Bobservations Column
Pastor Bob Lawrenz

Today we return to our on-going study in Matthew. We left off in Matthew 25:30 prior to Christmas. Now, fresh from the celebration of His First Coming, we are given insight into His Second Coming in verse 31.

Drawing on His role as a shepherd, Jesus calls the unbelieving Gentile nations and separates them from the Jewish nation. His life on Earth exposed Him to all nations, and just as in all churches, there are true, committed believers, and there are also professing believers who are less than committed to the Word of His Testimony.

There are believers among the Jews, and among the Christians. There are true believers among Baptists, Presbyterians, Methodists, and Catholics. And in those same churches, there are others who take Jesus for granted, take His Word at only face value. He calls these two groups sheep and goats, and seeks to separate them one from the other. One group is called to His right, and the other to His left. These cannot be separated by nationality, or ethnicity, or by the names of their religion, or denomination. There are sheep, and there are goats in all of them.

Jesus looks at the heart. He sees behaviors, not just words that we speak. He measures our behaviors up against His Word and His own example. Thus He can look at a womanizing killer and King, and tell us that David had “a heart after God.” He knows what is in our hearts, and is willing to forgive those whose desire is to follow Him, even though our actions may cause others to question our commitment.

The real question is “What is in our hearts, the base of our desires?” Will He beckon us to His right, or to His left. Will He call us to His sheep, or lump us in with the goats. How closely are we following Him? Only we can examine our own hearts, and ask that tough question, for Jesus has already judged sin and disobedience.

“For it came to pass, when Solomon was old, that his wives turned away his heart after other gods: and his heart was not perfect with the LORD his God, as was the heart of David his father.” - 1 Kings 4:1

Today's Audio Message:
"At His Second Coming" - Matthew 25:31-46

Announcement:  We apologize to our listeners that our audio uploads for the past couple of weeks have been delayed.  We are truly blessed to be able to bring the teaching of God's Word to all of you.  May the Lord bless you as you partake of His Word and apply His truth to your hearts.


Can you imagine a goat in a pasture trying to trick the shepherd into thinking that he was a sheep? He might be able to trick some of us, but he wouldn’t be able to trick the shepherd. In the same way, there will be a day of judgment and Jesus will righteously and precisely sort out the spiritual sheep and the spiritual goats.

Though multitudes claim to be 'believers', there is a vast difference between walking the walk, and talking the talk.  True believers are known by their fruit.  They are known by their love for God, and love for others.  They hunger and thirst for righteousness, they desire to share the truth of God's word with others, and they present the Gospel of Salvation with the lost.  

In the Parable of the Sheep and the Goats, we are looking at man redeemed and saved, and man condemned and lost. The scriptures here does not suggest that salvation is the result of good works. Scripture does not contradict itself, and the Bible clearly and repeatedly teaches that salvation is by faith through the grace of God and not by our good works (see John 1:12Acts 15:11Romans 3:22-24Romans 4:4-8Romans 7:24-25Romans 8:12Galatians 3:6-9; and Ephesians 2:8-10). In fact, Jesus Himself makes it clear in the parable that the salvation of the “sheep” is not based on their works—their inheritance was theirs “since the creation of the world” (Matthew 25:34), long before they could ever do any good works!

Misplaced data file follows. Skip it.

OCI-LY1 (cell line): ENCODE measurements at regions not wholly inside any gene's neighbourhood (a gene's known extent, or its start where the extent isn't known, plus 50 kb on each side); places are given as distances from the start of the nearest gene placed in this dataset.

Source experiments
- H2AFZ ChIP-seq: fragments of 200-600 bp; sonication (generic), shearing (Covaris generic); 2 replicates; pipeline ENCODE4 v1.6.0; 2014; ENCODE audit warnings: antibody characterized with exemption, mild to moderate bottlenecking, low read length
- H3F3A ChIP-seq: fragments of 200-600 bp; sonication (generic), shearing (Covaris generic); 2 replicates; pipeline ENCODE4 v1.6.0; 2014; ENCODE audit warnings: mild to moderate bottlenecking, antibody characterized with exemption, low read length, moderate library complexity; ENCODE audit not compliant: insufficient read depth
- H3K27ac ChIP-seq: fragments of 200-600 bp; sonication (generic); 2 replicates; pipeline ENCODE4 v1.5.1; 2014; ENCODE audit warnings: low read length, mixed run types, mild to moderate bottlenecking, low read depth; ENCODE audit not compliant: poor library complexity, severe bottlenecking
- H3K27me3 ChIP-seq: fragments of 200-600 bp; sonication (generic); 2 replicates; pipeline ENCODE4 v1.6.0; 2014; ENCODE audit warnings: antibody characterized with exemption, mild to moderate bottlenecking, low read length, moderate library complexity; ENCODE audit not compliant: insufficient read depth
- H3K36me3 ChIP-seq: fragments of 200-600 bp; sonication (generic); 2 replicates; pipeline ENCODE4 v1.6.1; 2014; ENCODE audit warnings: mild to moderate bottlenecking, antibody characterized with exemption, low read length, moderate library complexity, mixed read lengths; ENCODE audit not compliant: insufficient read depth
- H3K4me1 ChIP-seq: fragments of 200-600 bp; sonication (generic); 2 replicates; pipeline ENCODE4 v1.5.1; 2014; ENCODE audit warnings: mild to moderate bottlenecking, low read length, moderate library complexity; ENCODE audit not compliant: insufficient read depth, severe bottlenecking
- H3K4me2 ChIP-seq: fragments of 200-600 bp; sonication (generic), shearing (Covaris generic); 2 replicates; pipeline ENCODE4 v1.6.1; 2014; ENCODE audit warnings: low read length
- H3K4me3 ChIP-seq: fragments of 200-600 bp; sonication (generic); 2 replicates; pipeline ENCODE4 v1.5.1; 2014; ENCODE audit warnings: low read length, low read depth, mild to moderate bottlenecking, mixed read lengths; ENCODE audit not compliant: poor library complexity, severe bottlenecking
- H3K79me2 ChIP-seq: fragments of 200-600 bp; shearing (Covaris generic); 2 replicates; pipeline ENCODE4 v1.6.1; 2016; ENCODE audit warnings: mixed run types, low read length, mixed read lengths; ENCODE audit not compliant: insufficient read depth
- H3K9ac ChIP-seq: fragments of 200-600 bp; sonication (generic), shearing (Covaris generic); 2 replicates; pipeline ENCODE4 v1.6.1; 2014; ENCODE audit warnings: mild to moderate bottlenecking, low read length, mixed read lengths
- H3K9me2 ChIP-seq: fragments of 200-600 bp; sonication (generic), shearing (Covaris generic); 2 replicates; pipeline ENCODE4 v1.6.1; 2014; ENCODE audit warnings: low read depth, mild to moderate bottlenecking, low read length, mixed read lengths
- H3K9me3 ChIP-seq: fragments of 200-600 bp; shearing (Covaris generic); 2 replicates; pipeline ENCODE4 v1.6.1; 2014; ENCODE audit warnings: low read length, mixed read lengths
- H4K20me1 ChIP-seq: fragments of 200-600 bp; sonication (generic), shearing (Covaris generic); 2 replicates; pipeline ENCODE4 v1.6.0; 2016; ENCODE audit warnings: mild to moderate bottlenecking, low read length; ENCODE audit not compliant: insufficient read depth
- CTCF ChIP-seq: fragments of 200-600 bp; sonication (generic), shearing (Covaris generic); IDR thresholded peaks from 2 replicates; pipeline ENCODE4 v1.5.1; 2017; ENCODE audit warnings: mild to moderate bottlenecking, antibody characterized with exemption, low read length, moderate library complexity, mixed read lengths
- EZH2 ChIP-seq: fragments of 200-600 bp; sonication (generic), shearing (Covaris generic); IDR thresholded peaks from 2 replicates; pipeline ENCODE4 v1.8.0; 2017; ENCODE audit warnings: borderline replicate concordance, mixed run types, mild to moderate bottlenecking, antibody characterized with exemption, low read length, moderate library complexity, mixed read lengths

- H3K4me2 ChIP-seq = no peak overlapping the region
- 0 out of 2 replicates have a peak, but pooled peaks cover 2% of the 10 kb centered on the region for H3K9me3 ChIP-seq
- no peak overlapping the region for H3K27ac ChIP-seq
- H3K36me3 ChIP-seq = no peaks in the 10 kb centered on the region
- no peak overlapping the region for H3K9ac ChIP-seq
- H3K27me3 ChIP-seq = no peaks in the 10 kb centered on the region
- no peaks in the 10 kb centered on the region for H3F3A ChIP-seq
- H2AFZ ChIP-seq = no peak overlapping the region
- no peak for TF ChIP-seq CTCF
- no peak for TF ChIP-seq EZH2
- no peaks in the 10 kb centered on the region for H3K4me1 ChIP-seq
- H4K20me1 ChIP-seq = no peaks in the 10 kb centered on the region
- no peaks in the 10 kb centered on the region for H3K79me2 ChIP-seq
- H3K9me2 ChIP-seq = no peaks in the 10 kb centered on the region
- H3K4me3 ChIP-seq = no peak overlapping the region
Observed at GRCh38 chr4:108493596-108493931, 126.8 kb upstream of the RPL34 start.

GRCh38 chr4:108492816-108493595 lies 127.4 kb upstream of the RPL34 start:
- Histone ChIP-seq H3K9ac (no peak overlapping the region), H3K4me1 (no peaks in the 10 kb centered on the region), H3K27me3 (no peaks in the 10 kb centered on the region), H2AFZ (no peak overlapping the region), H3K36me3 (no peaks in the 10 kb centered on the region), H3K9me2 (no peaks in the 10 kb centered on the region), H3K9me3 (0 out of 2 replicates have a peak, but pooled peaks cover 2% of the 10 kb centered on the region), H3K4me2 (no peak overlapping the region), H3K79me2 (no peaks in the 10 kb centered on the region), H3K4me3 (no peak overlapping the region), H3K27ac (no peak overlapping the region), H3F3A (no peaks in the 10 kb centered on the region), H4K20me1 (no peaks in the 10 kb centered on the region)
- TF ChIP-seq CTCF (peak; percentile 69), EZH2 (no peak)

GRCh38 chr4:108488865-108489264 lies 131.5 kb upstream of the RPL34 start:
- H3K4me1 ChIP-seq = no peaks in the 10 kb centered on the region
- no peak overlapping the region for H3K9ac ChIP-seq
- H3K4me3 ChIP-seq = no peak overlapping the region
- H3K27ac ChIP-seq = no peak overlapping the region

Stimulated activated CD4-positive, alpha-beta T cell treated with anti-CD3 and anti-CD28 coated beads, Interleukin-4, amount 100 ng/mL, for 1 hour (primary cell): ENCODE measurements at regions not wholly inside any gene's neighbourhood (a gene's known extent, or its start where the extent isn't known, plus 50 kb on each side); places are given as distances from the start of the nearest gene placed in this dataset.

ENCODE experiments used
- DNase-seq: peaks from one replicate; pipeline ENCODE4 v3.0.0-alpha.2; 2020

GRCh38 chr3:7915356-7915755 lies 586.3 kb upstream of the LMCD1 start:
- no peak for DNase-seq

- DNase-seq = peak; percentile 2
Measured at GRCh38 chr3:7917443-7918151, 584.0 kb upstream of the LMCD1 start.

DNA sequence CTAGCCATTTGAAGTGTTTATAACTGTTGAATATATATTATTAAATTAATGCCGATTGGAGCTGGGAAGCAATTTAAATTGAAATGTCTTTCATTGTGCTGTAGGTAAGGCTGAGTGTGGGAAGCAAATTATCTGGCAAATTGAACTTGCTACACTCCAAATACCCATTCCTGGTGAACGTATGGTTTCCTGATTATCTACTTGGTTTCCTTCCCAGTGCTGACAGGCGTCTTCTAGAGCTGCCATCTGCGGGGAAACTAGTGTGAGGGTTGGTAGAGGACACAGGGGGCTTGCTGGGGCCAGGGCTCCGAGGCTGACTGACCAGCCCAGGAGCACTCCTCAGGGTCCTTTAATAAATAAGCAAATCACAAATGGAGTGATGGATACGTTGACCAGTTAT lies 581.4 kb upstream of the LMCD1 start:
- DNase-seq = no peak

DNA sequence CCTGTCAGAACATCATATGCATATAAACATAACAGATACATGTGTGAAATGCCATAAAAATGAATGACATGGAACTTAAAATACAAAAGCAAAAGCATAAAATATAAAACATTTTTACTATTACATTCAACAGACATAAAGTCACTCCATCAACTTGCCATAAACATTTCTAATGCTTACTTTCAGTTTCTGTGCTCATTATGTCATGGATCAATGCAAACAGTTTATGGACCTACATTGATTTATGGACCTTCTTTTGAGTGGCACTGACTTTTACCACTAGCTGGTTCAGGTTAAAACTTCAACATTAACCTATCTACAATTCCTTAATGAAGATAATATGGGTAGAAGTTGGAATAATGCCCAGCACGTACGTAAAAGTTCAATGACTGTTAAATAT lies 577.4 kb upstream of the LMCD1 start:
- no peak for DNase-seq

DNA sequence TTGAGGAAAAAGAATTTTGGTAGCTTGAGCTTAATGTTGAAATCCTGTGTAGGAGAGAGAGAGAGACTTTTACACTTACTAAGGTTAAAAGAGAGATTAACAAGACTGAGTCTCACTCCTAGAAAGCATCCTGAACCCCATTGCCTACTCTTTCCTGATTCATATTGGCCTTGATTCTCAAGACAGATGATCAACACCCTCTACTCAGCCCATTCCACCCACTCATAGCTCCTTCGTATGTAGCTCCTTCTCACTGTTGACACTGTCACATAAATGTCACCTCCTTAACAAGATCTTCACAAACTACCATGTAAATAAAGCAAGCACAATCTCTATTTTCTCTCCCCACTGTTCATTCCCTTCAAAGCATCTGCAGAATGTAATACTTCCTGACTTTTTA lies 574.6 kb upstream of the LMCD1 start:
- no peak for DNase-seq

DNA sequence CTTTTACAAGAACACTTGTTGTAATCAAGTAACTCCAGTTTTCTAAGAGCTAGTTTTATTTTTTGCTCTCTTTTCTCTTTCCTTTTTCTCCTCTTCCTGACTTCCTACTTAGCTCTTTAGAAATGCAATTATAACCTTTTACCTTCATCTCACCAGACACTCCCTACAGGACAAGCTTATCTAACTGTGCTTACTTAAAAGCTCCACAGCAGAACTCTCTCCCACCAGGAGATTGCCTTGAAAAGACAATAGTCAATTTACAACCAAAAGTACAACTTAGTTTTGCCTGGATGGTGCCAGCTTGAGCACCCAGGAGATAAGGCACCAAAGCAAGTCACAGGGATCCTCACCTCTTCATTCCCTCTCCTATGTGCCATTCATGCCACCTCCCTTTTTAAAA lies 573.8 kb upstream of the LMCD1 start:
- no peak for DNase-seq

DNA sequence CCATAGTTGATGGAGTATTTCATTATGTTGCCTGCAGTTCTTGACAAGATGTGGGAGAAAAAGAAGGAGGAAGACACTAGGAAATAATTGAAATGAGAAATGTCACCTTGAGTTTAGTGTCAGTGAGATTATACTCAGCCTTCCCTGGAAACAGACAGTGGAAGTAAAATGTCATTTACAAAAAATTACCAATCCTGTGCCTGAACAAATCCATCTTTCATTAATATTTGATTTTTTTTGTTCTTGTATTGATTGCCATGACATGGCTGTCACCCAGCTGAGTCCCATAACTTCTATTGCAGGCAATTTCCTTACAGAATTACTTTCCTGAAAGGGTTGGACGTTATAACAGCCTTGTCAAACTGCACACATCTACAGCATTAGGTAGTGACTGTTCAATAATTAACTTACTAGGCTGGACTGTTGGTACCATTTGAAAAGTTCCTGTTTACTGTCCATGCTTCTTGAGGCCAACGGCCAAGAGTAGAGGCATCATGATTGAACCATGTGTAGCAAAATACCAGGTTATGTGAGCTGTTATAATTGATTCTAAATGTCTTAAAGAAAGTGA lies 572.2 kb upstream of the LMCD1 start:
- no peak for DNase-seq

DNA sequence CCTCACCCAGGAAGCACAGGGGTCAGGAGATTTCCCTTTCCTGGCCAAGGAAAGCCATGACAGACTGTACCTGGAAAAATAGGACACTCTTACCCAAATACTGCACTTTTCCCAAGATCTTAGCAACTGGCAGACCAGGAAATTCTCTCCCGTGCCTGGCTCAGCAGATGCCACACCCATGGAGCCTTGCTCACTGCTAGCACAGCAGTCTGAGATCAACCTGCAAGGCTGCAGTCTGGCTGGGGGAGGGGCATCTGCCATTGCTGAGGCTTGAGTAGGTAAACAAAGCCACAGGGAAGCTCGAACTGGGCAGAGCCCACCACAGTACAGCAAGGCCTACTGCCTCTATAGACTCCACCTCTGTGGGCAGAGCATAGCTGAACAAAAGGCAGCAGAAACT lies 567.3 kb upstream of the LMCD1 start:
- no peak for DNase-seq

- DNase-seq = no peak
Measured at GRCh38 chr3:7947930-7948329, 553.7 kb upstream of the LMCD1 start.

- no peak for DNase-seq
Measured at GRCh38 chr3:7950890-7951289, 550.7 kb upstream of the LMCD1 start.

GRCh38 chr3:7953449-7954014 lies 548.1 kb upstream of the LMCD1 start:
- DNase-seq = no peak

The good works mentioned in the parable are not the cause of salvation but the effect of salvation. As Christians we become like Christ (see Romans 8:292 Corinthians 3:18; and Colossians 2:6-7). Galatians 5:22 tells us that the fruit of the Spirit is love, joy, peace, patience, kindness, goodness, gentleness, faithfulness, and self-control. Good works in a Christian’s life are the direct overflow of these traits and are only acceptable to God because of the relationship that exists between servant and Master, the saved and their Savior, the sheep and their Shepherd (see Ephesians 2:10).

The core message of the Parable of the Sheep and Goats is that God’s people will love others. Good works will result from our relationship to the Shepherd. Followers of Christ will treat others with kindness, serving them as if they were serving Christ Himself. The unregenerate live in the opposite manner. While “goats” can indeed perform acts of kindness and charity, their hearts are not right with God, and their actions are not for the right purpose – to honor and worship God.

God is not interested in the outward appearance of a man, but His heart.  Where are we in our relationship with the Lord.  Do we truly belong to Him?  Are we God's Sheep, or are we Goats?   

Saturday, January 1, 2022

Token of the Covenant

Bobservations Column
Pastor Bob Lawrenz

It was The Law of Moses that permeated the lives of the Jews in Jesus’ day, especially those Jews that lived in the vicinity of Jerusalem’s grand and magnificent Temple. And according to The Law, a newborn child would spawn a number of events: 33 days or more of purification for the mother, and a sacrifice was to be made for her giving birth at the end of those days, then a presentation of a male child in the Temple (36 days for a female child). But when the male child reaches 8 days old, the infant’s circumcision would take place. These things were non-negotiable. This was more than just their culture, it was a Law of God, from Genesis 17. Circumcision was the token of the Abrahamic Covenant. Separating the Jews from the rest of humanity; identifying them as His Chosen.